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Akademische Arbeit, 2018
49 Seiten, Note: 5.0
Chapter One: Persecution of the Jewish nationality and the ghetto presented in The Pianist by Władysław Szpilman
Chapter Two: Mechanisms of Literary Translation
Chapter Three: Analysis of translation methods of Władysław
Performing of every art – whether it is acting, singing, dancing or playing an instrument, places the performer on a stage in front of an audience. Every one, that is, except literary translation, the performing of a literary work in a different language. Every performing art has hundreds of books about the people who do it, about its history, its pains and its joys. Every one, that is, except literary translation.
Literary translation is an odd art. It consists of a person sitting at a desk, writing literature that is not his, that has someone else’s name on it, that has already been written. The translator’s work appears to define derivativeness. Would anyone write a book about people who sit in a museum copying paintings? Copiers are not artists, they are students or forgers, wannabes or crooks. Yet literary translation is an art. What makes it so odd an art is that physically a translator does exactly the same thing as a writer.
Like a musician, a literary translator takes someone else’s composition and performs it in his own special way. Just as a musician embodies someone else’s notes by moving his body or throat, a translator embodies someone else’s thoughts and images by writing in another language.
Although it is practically invisible, the translator’s art is the more problematic one. And it is also the more responsible one, because while every musician knows that his performance is simply one of many, often one of thousands, by that musician and by others, the translator knows that his performance may be the only one, at least the only one of his generation, and that he will not have the opportunity either to improve on it or to try a different approach.
And while the translator takes over this responsibility and forces literary works into new, no one can see his difficult performance. Except where he slips up. In fact, he is praised primarily for not being seen.
We tend to think of the literary translator as someone who’s good with languages. Which is like saying a musician is someone who’s good with notes. However, there is much more behind that – a translator has to be able to read as well as a critic and write as well as a writer. John Dryden said it best back in the seventeenth century: “the true reason why we have so few versions which are tolerable [is that] there are so few who have all the talents which are requisite for translation, and that there is so little praise and so small encouragement for so considerable a part of learning” (as qtd. in Wechsler 1998: 6).
Translation gives us access to the literature of the world. It allows us to enter the minds of people from other times and places. And it enriches not only our personal knowledge and artistic sense, but also our culture’s literature, language, and thought.
The primary aim of the following thesis is to present the art of literary translation through the perspective of one particular book – the book written by and depicting the life of the musician. This musician is Władysław Szpilman – the survivor of the Warsaw Ghetto, the period in Polish history, shadowed by the horrors of mass murders both on Polish and Jewish nations.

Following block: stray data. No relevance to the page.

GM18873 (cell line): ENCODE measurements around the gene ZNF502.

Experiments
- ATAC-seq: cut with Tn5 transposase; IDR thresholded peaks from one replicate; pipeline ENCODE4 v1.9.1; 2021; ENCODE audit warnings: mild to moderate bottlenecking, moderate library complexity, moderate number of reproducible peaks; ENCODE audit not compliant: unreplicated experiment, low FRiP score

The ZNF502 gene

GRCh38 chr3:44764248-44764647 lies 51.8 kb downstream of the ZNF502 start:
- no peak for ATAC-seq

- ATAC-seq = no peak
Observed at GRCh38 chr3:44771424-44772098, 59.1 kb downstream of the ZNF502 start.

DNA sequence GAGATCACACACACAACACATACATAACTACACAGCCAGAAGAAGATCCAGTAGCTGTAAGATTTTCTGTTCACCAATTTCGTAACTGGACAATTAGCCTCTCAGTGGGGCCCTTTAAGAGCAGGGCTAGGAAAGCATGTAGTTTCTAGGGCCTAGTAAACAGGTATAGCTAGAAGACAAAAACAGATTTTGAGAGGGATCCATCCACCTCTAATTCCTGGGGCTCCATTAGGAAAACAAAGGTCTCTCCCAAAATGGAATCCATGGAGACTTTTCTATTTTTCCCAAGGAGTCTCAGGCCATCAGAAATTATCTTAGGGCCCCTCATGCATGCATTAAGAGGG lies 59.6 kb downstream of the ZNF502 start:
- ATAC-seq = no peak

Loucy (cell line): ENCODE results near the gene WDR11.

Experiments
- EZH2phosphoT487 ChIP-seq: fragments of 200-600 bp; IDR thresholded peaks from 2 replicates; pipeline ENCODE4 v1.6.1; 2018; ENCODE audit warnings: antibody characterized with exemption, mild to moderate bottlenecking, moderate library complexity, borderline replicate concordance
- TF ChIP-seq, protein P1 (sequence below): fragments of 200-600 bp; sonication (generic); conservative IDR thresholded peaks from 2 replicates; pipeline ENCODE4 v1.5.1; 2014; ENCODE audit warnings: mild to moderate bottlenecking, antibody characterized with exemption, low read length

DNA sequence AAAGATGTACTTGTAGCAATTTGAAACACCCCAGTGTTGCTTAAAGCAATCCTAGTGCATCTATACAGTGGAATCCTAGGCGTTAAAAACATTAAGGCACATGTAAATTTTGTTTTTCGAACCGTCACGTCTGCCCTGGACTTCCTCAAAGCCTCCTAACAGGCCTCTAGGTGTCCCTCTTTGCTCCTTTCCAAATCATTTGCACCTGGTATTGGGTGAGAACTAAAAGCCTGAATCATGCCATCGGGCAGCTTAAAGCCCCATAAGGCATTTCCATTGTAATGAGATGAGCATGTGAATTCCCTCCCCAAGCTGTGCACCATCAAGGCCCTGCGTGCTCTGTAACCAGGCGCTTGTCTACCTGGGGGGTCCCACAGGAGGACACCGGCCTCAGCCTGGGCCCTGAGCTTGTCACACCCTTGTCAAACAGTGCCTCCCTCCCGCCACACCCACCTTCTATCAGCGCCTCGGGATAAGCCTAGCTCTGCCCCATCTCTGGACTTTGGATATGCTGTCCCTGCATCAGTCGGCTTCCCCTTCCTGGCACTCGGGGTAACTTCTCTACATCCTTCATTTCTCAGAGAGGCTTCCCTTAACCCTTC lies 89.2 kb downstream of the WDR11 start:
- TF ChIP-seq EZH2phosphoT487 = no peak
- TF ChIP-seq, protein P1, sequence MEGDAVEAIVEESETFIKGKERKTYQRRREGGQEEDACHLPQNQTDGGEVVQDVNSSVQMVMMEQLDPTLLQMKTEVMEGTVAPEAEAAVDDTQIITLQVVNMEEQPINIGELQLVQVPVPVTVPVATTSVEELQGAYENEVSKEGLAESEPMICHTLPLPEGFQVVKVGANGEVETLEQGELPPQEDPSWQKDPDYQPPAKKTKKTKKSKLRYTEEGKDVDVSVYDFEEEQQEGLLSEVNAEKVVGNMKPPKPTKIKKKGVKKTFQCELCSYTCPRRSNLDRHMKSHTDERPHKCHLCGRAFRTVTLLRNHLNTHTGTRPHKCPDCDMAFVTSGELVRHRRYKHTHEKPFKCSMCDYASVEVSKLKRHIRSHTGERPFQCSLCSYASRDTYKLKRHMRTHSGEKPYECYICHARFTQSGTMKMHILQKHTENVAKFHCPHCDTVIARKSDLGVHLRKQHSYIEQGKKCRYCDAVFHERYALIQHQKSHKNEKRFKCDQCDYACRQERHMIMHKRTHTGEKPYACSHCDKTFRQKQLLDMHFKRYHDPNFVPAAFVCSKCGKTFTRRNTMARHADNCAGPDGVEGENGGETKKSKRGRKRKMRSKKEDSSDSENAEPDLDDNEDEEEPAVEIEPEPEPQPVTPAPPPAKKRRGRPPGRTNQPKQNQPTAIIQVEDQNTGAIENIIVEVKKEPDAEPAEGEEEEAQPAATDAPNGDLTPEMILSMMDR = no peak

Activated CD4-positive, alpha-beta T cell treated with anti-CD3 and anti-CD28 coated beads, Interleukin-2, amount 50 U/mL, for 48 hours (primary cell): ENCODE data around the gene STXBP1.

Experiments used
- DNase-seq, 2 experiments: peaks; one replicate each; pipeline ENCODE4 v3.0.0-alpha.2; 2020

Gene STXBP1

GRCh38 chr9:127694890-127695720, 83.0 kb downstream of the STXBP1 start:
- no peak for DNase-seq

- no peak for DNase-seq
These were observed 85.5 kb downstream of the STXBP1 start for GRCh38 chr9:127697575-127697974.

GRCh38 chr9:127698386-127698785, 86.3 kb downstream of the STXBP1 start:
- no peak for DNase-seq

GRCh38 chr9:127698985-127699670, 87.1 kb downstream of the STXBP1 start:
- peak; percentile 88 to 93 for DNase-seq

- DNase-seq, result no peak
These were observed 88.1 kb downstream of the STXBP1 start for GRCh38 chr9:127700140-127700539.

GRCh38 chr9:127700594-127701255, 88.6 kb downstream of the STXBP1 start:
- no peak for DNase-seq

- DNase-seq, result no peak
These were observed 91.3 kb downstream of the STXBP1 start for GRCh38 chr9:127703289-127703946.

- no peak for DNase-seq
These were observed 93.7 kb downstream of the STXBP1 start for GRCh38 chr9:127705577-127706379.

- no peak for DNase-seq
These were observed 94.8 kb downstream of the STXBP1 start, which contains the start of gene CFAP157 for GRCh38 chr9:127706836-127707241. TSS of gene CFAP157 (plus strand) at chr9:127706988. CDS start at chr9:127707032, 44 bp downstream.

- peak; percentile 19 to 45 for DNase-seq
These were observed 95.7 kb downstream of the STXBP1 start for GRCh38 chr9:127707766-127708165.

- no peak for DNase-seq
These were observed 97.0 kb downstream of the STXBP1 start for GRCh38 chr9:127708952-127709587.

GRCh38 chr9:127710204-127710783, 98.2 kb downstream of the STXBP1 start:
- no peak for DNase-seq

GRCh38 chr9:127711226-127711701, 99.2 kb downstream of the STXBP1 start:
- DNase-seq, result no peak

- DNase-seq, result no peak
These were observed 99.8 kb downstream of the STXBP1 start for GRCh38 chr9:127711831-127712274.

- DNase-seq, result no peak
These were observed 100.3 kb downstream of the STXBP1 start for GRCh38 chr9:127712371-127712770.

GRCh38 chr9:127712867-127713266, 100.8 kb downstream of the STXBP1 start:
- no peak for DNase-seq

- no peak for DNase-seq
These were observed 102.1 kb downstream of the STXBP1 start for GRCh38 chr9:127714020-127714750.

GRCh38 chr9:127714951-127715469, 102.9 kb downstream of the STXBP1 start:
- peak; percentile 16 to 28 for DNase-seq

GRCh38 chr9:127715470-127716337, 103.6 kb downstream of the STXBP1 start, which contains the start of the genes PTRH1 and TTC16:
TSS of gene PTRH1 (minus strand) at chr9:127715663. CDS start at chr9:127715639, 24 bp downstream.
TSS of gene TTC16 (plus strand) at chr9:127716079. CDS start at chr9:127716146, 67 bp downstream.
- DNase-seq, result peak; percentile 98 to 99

Therefore, the thesis consists of three chapters, devoted to the separate aspects. As the title of the first Chapter Persecution of the Jewish nationality and the ghetto presented in The Pianist by Władysław Szpilman suggests, the narration focuses on the history of the most tragic events that fell on the time of the second World War. It also presents the main character – Władysław Szpilman and his life in Warsaw Ghetto. Following, Chapter Two shifts to the main aspect of the thesis and is devoted to presenting the translation studies from various perspectives. The final Chapter Three is the interpretation of the author’s findings, regarding the techniques and translation methods which were used when Szpilman’s book was translated into English.
There is now an enormous literature attesting to the magnitude of the Holocaust. From the beleaguered witnesses writing in the ghettos and the concentration camps, to the émigré survivors committed to remembering the dead, countless attempts have been made not only to document the atrocities but to retrieve some meaning from what the Jews were forced to endure. Increasingly, historians, philosophers, and theologians are being left to confront this daunting task. As they inherit the diaries and other documents written by those who knew they would not survive, or the memoirs produced by those who have dedicated their lives to educating future generations, they have to decide how these testimonies should be comprehended and represented. (Waxman 2006: 1).
For a half-century since the Second World War, Poles and Jews remained bitterly divided over the events that transpired during the German occupation. With little physical contact between the two peoples in the aftermath of the War, and the spreading Communist ideology within Poland, any consideration regarding the war time was rather impossible. Therefore, knowledge about the Holocaust in post-war Poland was largely restricted to oral histories and rare official narratives that emphasized shared Polish-Jewish suffering and Polish aid extended to Jews. Jewish perceptions during this time were similarly shaped by survivor testimonies that often spoke of alleged widespread Polish anti-Semitism and indifference to the fate of European Jewry during the period of Holocaust.